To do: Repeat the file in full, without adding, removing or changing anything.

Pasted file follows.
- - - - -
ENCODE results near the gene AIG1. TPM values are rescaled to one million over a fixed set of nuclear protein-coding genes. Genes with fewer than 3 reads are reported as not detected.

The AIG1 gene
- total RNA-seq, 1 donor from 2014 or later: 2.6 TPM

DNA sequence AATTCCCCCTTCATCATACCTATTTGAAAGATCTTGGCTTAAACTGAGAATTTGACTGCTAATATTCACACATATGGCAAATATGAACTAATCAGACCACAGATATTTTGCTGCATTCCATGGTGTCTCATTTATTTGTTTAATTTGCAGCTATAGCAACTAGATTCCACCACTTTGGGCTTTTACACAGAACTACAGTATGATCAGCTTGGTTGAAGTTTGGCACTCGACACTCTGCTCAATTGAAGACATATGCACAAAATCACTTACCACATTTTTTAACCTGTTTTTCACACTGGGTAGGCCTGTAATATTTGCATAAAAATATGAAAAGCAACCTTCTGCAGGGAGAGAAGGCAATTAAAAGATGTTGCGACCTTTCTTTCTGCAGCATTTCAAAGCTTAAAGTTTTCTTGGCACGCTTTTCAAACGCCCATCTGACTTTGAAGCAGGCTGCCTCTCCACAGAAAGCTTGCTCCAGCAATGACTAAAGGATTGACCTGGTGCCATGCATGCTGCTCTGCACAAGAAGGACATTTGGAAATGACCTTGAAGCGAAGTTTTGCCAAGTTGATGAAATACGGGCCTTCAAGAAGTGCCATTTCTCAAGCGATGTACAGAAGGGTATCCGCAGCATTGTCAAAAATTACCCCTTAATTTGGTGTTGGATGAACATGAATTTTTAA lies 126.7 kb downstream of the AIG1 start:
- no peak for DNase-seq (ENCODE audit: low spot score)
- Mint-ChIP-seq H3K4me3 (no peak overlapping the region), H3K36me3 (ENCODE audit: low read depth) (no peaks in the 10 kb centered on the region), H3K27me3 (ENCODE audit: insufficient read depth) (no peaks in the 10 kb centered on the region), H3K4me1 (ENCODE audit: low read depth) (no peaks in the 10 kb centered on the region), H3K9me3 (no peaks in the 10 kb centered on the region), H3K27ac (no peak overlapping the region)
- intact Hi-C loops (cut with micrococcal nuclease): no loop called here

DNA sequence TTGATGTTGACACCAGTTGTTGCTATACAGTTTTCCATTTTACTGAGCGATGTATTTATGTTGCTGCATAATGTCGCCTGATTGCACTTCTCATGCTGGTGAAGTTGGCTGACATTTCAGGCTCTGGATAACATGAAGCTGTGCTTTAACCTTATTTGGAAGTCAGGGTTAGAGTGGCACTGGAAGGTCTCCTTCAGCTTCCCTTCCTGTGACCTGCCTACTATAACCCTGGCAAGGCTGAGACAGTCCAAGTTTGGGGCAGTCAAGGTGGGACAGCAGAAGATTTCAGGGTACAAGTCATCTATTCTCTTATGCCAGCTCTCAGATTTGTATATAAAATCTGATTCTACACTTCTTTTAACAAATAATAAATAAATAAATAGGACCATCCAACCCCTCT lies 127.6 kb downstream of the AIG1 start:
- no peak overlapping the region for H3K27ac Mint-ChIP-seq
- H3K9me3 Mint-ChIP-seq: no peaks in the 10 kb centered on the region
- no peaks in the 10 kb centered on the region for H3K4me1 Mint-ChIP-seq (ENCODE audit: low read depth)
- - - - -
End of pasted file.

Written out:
ENCODE results near the gene AIG1. TPM values are rescaled to one million over a fixed set of nuclear protein-coding genes. Genes with fewer than 3 reads are reported as not detected.

The AIG1 gene
- total RNA-seq, 1 donor from 2014 or later: 2.6 TPM

DNA sequence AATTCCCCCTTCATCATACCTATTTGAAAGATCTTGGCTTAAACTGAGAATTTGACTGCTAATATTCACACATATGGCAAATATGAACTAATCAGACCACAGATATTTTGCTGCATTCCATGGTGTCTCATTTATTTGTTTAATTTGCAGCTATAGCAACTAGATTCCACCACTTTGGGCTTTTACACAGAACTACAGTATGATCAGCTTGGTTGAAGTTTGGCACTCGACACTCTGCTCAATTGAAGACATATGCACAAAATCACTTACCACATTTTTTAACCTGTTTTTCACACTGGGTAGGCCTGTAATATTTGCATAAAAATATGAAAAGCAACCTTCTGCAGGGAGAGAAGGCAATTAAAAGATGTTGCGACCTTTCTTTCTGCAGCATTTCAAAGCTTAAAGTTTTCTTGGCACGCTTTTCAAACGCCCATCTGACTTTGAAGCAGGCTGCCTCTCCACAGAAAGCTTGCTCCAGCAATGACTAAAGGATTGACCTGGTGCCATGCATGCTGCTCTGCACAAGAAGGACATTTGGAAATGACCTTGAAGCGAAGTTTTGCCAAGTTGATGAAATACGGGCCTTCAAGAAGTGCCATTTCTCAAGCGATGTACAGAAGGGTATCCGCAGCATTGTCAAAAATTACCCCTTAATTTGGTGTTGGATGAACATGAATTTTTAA lies 126.7 kb downstream of the AIG1 start:
- no peak for DNase-seq (ENCODE audit: low spot score)
- Mint-ChIP-seq H3K4me3 (no peak overlapping the region), H3K36me3 (ENCODE audit: low read depth) (no peaks in the 10 kb centered on the region), H3K27me3 (ENCODE audit: insufficient read depth) (no peaks in the 10 kb centered on the region), H3K4me1 (ENCODE audit: low read depth) (no peaks in the 10 kb centered on the region), H3K9me3 (no peaks in the 10 kb centered on the region), H3K27ac (no peak overlapping the region)
- intact Hi-C loops (cut with micrococcal nuclease): no loop called here

DNA sequence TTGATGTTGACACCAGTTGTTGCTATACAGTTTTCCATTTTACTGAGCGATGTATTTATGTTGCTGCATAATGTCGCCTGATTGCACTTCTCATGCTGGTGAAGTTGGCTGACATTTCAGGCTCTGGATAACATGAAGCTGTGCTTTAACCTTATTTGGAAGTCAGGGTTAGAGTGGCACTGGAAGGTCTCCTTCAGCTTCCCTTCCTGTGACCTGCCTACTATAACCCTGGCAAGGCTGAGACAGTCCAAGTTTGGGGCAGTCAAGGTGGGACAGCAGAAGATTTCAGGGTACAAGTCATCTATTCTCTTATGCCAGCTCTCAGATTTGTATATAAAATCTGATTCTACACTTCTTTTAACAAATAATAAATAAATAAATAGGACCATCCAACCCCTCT lies 127.6 kb downstream of the AIG1 start:
- no peak overlapping the region for H3K27ac Mint-ChIP-seq
- H3K9me3 Mint-ChIP-seq: no peaks in the 10 kb centered on the region
- no peaks in the 10 kb centered on the region for H3K4me1 Mint-ChIP-seq (ENCODE audit: low read depth)